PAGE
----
The London Games have closed. They were at once glorious and cruel, as are all Olympics.
Glorious in that they showcase the core of human endeavor, all the more special in that the athletes each have this treasured opportunity for only a day or two every four years. If they perform to their potential, they are exalted.
Cruel in that the athletes each have this treasured opportunity for only a day or two every four years. If they fail, they are inconsolably crestfallen.
The mystique of the Games does not disappoint. Even through the drastic change of once gathering en famille in front of our '50s through '80s television sets to collectively share the experience to the 2012 version of instant internet and rare live action, we still readily throw ourselves into the enchanted arena of the Olympic Games.
We see Bill Gates, mesmerized in his seat at the tennis final. We watch William and Kate in utter awe at just about every venue around London. And we are right with them, enthralled with the magnificent efforts of not only the gold medal winners but each of the 10,000-plus athletes who came from the corners of the globe to give their all.
And how moving was it that Great Britain had their best Olympics in the history of the modern Games? No doubt NBC's apex moment was Tom Brokow's 45-minute documentary on London's devastation during World War II, a tribute to the stoic, proud and resilient nature of the British people. It was clear that the British were more than thrilled to present an organized, good-looking Games.
There was a depth of emotion, an unspoken rich history, as beach volleyball players leaped and archers aimed within the backdrops of London's centuries-old settings.
But with the wide range of sports and countries represented and individual personalities inherently comes a broad spectrum of experiences, not all triumphant.
There are those going home with 4th place finishes. Easy for us to say that 4th in the world is grand achievement. But for Tyson Gay, to struggle back from injuries and wind up 1/100th of a second behind the bronze medal, left his body sobbing uncontrollably at the end of the 100 meter dash.
And there are those who experienced catastrophe. Perhaps you were among those who criticized American Morgan Uceny for not getting up and even walking around the track after she tripped and fell in the 1,500 meters. After all, others crashed and fell and yet somehow summoned the Olympic spirit to not quit.
Alise Post, a shoe-in for a medal at BMX, crashed and said she was confused with shock as to what had happened... yet she picked herself and her bike up and walked across the finish line, to the ovation of the crowd. Sure, Uceny would have received similar bravos, had she walked to her finish line, even many minutes behind the leaders.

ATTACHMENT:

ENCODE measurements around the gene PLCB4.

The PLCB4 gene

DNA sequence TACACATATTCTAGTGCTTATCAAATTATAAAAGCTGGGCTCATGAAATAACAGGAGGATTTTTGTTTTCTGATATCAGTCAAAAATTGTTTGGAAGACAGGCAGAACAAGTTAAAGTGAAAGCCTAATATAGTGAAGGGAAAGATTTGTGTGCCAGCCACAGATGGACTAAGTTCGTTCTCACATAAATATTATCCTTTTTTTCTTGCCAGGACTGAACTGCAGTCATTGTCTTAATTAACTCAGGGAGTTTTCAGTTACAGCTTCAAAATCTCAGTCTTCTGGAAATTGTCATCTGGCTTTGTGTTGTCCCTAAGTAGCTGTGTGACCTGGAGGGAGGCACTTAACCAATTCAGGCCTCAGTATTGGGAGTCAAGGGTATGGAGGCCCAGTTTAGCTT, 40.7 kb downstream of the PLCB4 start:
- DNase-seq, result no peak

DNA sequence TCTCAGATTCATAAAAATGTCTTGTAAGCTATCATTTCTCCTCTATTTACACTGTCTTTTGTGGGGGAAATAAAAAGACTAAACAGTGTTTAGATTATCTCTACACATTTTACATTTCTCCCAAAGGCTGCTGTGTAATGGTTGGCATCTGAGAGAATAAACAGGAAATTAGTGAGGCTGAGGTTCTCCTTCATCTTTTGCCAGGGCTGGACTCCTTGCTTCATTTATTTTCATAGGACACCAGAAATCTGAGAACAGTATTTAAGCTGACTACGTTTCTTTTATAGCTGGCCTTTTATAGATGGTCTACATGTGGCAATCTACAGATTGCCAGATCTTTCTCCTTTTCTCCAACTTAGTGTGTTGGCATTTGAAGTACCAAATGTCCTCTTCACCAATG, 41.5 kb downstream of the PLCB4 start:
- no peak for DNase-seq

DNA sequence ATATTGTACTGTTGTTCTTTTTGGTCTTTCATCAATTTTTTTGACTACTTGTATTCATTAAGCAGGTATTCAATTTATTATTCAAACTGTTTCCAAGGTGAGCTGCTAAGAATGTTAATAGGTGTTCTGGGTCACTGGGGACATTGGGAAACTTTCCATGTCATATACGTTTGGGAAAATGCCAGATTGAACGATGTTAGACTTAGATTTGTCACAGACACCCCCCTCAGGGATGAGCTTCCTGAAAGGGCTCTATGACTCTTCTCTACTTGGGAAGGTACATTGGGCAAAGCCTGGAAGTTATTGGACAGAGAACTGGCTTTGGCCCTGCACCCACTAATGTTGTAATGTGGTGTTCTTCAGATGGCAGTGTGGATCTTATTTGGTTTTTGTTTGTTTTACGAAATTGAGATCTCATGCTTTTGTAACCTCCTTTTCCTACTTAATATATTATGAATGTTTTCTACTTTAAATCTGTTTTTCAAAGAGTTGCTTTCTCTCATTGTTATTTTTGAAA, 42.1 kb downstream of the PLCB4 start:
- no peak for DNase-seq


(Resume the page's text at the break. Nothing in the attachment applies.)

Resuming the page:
But who are we to judge? Uceny last summer had similar misfortune at the World Championships. As happens in fast crowds on the track, feet get tangled. She was tripped in that race... and now the same at her Olympic Games. She fell hard and remained on her knees, crying as the others ran the last lap.
How cruel to work for four years, summon all the discipline, all the sacrifice needed to be your best for just a few minutes at the eminent Olympic Games... and have the dream end in a nightmare moment... with four very long years ahead to perhaps try again?
The annals of Olympic history are replete with the tragic stories of athletes who have fallen or taken ill or simply not been able to muster their peak at the fragile window of the Olympic moment.
We sympathize with Morgan Uceny and the others who are traveling home from London, deeply disappointed. And we thank the others. The medalists and the thousands more who competed with full bodies and hearts and showed the world what it is to hope and to strive.
On a personal note, I am at this very moment preparing to make my final attempt to swim from Cuba to Florida, an epic endurance feat that has never been done before. I myself have been trying to cross this daunting sea since way back in 1978. In these more recent times, I set out two years ago, in 2010, to finally achieve my own "Olympian" Dream. I have faced disappointments, weather delays, deadly jellyfish stings, etc. But I now find myself ebullient to have just witnessed the athletes of the London Olympics for 17 days, just before my own quest. How profoundly inspired I am by having watched them do their utmost.
They took to their various fields and pools to declare, each of them: "This is MY time!" And so I now travel to the Cuba shore to declare the same.
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